Conversations with Poet Nikky Finney

“’So—you can write pretty,’ Toni Cade Bambara tells the twenty-one-year-old Nikky Finney during a monthly writing circle that Bambara held in her Atlanta home during the 1980s. ‘But what else can your words do besides adorn?’ This flat-footed question, put to the young poet by the great short story writer, at the beginning of her career, sets her sailing toward a life of aiming her words to do more than pearl and decorate the page. She follows the path, beyond adornment, that Bambara lived and taught—a writing life rooted in empathetic engagement and human reciprocity.”

She is best known for her depictions of African American experience, "the graciousness of Black family perseverance, the truth of history, the grace and necessity of memory, as well as the titanic loss of habitat for all things precious and wild." Finney was a founding member of the Affrilachian Poets collective for African American poets of the Appalachian region, won the PEN American Open Book Award in 1996, the Elizabeth O'Neill Verner Award for the Arts in South Carolina in 2016, and was elected to The American Academy of Arts and Sciences in the spring of 2020, and was recently appointed a Chancellor to The Academy of American Poets.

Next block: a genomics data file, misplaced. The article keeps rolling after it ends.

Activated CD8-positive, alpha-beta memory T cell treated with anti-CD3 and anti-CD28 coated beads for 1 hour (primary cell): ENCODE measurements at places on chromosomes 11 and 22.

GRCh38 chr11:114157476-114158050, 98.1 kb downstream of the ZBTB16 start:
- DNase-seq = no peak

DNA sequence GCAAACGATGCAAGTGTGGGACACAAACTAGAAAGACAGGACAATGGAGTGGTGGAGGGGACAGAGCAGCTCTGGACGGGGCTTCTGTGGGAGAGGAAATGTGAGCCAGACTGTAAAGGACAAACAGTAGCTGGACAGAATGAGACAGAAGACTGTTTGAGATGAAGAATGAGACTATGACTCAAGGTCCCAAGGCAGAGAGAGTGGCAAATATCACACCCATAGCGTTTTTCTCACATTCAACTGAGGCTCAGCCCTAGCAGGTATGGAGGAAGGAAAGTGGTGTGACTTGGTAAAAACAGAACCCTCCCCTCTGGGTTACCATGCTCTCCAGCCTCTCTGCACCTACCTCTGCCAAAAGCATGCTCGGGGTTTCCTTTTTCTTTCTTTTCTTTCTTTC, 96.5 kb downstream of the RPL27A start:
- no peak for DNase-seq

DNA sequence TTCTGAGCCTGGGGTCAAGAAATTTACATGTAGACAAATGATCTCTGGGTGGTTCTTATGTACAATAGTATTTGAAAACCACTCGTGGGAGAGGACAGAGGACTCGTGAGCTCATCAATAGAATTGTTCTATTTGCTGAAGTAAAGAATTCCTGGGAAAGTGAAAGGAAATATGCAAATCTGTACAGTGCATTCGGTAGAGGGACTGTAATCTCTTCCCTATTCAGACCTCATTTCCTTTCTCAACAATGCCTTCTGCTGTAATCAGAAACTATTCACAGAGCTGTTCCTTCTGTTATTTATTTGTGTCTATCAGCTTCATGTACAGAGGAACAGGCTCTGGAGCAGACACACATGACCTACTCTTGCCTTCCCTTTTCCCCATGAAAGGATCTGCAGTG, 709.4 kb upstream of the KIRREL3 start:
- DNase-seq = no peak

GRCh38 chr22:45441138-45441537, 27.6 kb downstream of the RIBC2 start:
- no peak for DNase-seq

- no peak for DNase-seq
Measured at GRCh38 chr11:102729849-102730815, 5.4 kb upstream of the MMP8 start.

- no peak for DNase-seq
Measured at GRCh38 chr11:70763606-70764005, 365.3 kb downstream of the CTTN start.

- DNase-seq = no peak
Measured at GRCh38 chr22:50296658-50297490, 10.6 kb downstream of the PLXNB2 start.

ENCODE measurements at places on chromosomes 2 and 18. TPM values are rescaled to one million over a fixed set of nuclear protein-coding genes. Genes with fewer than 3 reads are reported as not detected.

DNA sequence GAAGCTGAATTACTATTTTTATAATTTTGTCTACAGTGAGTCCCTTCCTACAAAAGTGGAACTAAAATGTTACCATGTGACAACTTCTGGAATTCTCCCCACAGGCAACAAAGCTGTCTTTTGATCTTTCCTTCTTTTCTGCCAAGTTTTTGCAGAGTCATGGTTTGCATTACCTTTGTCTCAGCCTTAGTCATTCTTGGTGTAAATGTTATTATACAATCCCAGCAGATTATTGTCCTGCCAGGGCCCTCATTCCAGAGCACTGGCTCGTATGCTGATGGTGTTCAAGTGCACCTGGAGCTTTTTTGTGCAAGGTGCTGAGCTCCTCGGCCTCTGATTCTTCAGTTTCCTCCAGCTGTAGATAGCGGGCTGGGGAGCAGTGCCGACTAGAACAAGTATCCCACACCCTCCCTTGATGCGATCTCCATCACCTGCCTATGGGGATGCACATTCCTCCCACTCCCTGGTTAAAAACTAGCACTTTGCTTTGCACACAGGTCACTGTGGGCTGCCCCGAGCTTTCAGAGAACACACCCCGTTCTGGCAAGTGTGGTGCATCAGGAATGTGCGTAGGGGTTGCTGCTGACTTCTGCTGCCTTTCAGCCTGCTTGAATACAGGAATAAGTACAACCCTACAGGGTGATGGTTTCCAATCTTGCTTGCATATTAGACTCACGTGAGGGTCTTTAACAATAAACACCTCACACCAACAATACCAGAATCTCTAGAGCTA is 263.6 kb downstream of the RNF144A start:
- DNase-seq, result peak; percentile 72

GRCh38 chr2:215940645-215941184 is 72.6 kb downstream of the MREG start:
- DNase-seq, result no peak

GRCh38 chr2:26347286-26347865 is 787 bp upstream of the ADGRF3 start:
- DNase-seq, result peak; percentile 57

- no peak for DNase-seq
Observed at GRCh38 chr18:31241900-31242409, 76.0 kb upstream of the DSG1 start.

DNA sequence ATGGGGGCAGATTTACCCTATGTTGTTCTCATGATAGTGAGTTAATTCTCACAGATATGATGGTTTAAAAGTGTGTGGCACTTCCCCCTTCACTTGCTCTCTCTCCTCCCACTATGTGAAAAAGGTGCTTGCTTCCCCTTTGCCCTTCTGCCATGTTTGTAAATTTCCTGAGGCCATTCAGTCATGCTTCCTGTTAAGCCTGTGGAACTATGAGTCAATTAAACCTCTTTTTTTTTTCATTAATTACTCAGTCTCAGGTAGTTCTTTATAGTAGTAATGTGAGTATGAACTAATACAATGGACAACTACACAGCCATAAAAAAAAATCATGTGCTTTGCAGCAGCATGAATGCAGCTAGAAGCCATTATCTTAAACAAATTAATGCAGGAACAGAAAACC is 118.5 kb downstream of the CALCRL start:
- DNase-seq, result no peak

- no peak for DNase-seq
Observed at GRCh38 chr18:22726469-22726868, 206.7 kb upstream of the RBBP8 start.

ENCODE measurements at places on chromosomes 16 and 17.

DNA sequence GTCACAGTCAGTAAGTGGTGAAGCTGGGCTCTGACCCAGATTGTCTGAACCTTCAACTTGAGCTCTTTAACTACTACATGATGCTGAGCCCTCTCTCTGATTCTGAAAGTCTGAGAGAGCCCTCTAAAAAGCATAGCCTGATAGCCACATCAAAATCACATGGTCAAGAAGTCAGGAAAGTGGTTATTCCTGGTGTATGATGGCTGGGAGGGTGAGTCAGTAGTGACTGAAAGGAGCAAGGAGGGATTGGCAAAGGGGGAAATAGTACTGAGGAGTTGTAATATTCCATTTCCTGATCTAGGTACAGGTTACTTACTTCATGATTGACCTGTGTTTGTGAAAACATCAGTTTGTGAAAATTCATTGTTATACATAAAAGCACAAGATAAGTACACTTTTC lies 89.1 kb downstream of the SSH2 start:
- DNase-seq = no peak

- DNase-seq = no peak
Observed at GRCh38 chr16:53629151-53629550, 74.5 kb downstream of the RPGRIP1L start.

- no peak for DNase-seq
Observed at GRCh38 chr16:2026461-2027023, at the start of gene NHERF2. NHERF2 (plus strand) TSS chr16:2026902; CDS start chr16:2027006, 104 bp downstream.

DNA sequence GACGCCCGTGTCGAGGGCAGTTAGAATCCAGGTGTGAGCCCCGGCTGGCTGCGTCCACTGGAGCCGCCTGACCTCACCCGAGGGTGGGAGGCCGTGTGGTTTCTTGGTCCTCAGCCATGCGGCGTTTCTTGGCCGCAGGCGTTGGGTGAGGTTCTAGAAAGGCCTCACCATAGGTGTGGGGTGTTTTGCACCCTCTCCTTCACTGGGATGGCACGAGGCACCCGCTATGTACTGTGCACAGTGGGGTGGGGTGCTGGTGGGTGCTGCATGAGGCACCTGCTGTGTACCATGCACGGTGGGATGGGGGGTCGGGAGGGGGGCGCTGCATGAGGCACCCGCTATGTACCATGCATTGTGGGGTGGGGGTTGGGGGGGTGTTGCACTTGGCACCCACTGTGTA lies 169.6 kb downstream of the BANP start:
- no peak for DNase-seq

Finney has taught as artist-in-residence at University of Kentucky, Berea College, and Smith College, and currently holds the endowed John H. Bennett, Jr., Chair in Creative Writing and Southern Letters at University of South Carolina. Her work is also represented in the National African American Museum of History and Culture in Washington D.C.